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With Friends Like These

Have you ever been a less than perfect friend? To whom does your first loyalty belong your best friend or your husband? With her trademark wit and empathy, Sally Koslow explores the entangled lives of women in this candid, fast-paced novel.
Quincy, Talia, Chloe, and Jules met in the early nineties after answering a roommate ad for a Manhattan apartment. Despite having little in common, the women became fast friends. A decade later, their lives have diverged, though their ties remain strong.
Quincy, a Midwestern introvert, is trying to overcome a set of tragedies by hunting for the perfect home; Talia, a high-energy Brooklyn wife and mom with an outspoken conscience, is growing resentful of her friends’ greater financial stability and her husband’s lack of ambition; timid Chloe, also a mother, is trying to deflect pressure from her husband, a hedge fund manager, to play the role of trophy wife; while Jules, a fiercely independent actress/entrepreneur with a wicked set of life rules, is confronting her forties alone.
When Jules gives her new boyfriend the inside scoop on the real estate gem Quincy is lusting after, and Talia chases a lucrative job earmarked for Chloe, the women are forced to wrestle with the challenges of love and motherhood. Will their friendships and marriages survive? And at what price? Punchy yet tender, a high-five to sisterhood, this book will hit an emotional bull’s-eye for anyone who has had or been less than a perfect friend.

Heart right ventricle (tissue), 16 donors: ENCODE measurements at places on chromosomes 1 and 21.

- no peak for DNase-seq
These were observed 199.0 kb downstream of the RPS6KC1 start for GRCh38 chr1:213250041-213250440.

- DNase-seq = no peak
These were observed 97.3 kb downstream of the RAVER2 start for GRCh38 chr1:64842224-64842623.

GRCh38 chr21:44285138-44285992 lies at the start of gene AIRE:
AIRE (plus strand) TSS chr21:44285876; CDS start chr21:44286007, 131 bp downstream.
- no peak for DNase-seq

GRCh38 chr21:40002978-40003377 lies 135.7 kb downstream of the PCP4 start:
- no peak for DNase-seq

The Wishing Trees

Almost a year after the death of his wife, former high-tech executive Ian finds a letter that will change his life. It contains Kate’s final wish-a plea for him to take their ten-year-old daughter, Mattie, on a trip across Asia, through the countries they had always planned to visit. Eager to honor the woman they loved, Ian and Mattie embark on an epic journey, leaving notes to Kate in “wishing trees” along the way, and encountering miracles large and small. And as they begin to find their way back to each other, they discover that healing is possible and love endures-lessons that Kate hoped to show them all along…
**
### Recensione
“John Shors’ *The Wishing Tree* is an affecting and sensitively rendered study of grief and loss, the healing power of artistic expression, and the life- altering rewards of travel to distant lands. I was deeply moved by this poignant and life-affirming novel.”
-Wally Lamb, author of *She’s Come Undone* and *Wishin’ and Hopin’*
### Sinossi
Almost a year after the death of his wife, former high-tech executive Ian finds a letter that will change his life. It contains Kate’s final wish-a plea for him to take their ten-year-old daughter, Mattie, on a trip across Asia, through the countries they had always planned to visit. Eager to honor the woman they loved, Ian and Mattie embark on an epic journey, leaving notes to Kate in “wishing trees” along the way, and encountering miracles large and small. And as they begin to find their way back to each other, they discover that healing is possible and love endures-lessons that Kate hoped to show them all along…

Winter Garden